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[Korea and the fourth industrial revolution <14-2 Legal Tech>] Local legal tech startups face strong opposition

July 24,2017
Although legal tech companies are on a rapid rise globally, domestic startups are facing unfavorable conditions here in Korea, including the very legal system that they try to innovate.

“In the United States, courts base their decision on previous verdicts and precedents,” explained Lew Young-moo, a lawyer at a local law firm Join Law. “But the Korean legal system considers legislations as the principle source of law.”

According to Lew, the legal system makes it difficult for Korean legal tech startups to flourish.

“Past cases are that much more important in the United States and they are open for the general public to view by the government,” said Lew. “But here, not only are they less important, the records of precedents are mostly undisclosed, which means startups cannot use them to provide the service of legal research.”

Legal research refers to the process of data research - including precedents, related articles etc. - a crucial element in the pre-trial process that could determine the outcome of a lawsuit. Companies in the United States such as Westlaw helps lawyers search through as much as some 40,000 different cases and legislations with just a single software, condensing the time used in the research process.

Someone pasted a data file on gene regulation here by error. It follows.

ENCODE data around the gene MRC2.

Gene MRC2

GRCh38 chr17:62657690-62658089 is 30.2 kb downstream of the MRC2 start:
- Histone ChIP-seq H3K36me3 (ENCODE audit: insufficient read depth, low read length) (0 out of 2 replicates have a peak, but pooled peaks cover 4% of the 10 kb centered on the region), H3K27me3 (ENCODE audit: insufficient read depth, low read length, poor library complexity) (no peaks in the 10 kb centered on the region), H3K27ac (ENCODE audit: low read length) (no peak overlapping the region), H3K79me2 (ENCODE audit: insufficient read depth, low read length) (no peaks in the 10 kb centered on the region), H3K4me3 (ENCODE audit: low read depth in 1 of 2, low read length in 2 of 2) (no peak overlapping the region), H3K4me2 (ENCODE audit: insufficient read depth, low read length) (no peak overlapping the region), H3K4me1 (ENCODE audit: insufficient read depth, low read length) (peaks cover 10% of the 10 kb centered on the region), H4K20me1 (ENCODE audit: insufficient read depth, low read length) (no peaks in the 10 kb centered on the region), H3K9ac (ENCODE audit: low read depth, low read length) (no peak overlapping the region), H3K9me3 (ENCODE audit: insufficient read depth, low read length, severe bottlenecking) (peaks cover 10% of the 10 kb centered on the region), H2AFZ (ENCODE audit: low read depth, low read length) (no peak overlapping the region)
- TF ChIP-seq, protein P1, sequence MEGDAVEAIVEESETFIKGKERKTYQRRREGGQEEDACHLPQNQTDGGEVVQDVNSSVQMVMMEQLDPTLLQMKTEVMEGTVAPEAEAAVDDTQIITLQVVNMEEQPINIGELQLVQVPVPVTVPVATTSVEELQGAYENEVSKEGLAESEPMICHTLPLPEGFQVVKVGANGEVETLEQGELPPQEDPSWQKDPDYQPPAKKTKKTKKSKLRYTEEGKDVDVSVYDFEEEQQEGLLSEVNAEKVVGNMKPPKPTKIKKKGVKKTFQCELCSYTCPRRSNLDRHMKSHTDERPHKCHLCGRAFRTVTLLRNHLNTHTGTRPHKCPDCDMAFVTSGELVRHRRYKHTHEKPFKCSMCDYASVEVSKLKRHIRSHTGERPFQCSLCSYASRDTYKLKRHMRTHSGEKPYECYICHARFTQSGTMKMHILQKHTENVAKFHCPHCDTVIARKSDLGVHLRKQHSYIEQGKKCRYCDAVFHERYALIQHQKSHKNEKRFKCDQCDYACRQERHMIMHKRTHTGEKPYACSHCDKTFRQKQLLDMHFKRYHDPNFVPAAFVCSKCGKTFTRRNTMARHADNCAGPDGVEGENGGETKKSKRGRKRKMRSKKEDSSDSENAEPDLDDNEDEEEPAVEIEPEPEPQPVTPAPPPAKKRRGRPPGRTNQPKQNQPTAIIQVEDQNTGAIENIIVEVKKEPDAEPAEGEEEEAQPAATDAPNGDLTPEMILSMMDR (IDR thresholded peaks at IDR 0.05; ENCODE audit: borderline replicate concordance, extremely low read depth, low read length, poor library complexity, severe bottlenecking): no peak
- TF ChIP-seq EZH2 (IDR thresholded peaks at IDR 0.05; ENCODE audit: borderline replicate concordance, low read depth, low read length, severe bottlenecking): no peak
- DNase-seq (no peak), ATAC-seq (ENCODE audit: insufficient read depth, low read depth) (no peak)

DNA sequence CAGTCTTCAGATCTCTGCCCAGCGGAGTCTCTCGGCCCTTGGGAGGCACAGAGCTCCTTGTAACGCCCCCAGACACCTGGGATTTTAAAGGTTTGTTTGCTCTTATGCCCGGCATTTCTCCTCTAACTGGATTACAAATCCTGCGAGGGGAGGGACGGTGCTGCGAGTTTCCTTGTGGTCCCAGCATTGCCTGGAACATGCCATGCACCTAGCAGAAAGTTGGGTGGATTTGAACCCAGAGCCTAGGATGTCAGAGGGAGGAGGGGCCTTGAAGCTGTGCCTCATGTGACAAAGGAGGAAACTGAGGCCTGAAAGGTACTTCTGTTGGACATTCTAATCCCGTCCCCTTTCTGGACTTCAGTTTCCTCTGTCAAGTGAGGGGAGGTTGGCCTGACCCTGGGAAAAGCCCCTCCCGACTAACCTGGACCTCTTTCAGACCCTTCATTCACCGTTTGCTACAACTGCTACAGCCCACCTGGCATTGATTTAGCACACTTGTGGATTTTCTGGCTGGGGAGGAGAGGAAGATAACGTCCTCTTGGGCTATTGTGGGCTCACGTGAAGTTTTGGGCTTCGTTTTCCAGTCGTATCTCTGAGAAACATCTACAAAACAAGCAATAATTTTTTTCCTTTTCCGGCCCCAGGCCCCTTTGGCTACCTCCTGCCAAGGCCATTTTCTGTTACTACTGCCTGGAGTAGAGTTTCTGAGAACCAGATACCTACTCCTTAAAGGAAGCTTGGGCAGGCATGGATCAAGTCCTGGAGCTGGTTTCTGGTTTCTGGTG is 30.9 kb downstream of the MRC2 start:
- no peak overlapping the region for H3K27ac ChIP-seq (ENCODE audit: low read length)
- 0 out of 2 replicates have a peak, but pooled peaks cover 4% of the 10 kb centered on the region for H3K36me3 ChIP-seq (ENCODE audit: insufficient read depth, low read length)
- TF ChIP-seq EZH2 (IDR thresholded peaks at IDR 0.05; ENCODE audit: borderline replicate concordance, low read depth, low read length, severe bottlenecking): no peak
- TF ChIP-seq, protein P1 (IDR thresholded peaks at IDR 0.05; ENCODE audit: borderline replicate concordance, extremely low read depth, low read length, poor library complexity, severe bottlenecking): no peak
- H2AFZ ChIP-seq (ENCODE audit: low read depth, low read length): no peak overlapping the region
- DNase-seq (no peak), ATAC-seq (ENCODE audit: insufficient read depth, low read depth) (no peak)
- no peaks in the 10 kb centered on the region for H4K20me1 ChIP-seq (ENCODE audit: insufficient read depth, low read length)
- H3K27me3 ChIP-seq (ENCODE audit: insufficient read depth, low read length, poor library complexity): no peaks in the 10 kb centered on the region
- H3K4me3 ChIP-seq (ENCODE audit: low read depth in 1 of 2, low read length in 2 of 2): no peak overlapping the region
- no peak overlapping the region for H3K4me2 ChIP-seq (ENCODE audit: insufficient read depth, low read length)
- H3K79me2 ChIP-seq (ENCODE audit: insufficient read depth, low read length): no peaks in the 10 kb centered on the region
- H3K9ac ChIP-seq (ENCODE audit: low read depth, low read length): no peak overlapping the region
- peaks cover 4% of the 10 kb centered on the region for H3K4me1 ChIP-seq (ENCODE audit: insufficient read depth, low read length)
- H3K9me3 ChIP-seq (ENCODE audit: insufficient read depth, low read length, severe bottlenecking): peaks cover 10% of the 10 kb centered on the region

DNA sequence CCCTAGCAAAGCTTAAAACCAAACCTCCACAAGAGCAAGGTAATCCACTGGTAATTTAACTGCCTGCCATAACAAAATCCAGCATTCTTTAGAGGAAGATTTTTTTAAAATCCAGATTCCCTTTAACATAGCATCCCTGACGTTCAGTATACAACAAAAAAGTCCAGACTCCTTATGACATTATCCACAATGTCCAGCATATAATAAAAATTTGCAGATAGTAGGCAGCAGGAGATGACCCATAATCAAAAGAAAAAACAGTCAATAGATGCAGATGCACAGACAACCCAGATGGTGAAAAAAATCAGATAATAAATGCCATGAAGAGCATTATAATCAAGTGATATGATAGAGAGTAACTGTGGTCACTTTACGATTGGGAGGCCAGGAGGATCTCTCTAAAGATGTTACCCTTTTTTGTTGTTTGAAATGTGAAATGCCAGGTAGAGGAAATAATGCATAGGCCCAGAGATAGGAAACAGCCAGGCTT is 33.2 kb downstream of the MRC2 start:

“It’s about information and data,” said Jeon Hye-young, a senior researcher at Hyundai Research Institute. “But while data on precedents are available in the United States, records on past cases in Korea only reveal simple facts. Without detailed data, it’s simply impossible to provide useful service.”

Another major hurdle for Korean legal tech startups are the strict privacy laws in Korea.

“Our country is sensitive about privacy and this is reflected into our legal system,” said Koo Tae-eon, a lawyer and vice chairman for special committee on startup and regulation innovation of Korean Bar Association. “As a result, the safety standards on personal information are set too high, making virtually all the information about a person - regardless of the difference in the gravity of importance - all secrets.”

He added, “We are not saying we should lower the standards but rather, we must differentiate the standards based on the type and sensitivity of the information.”

The Health Insurance Portability and Accountability Act of 1996 (Hipaa) from the United States precisely does that, according to Koo. Hipaa designates who and what type of information should be covered by the law, even allowing the use or disclosure of health information that has been made secret.

Local legal professionals are also unwelcoming towards the rise of the legal tech industry.

The Korean legal sector is already experiencing a tremor with the emergence of a law school system similar to America’s and the abolishment of the state-run bar exam known as “Sasi,” which is notoriously demanding. The “Sasi” system only produced a handful of legal professionals each year and, as a result, the legal circle has always been considered a collection of elites in Korea. But due to the adoption of the law school system, there are more lawyers in Korea than ever and some say this has downgraded the prestige of being in the profession. The rise of legal tech services will only further lower their prominence, some lawyers think.

“Whether computers will replace us or not is out of the question since most of us think it’s impossible,” said Mr. Park, an attorney-at-law at one of the top law firms in Korea. “However, I am skeptical about these new companies that make legal services more accessible and cheaper. It will undoubtedly undermine the prestige and social standing of legal professionals, which they have earned through years of hard work.”

BY CHOI HYUNG-JO [choi.hyungjo@joongang.co.kr]


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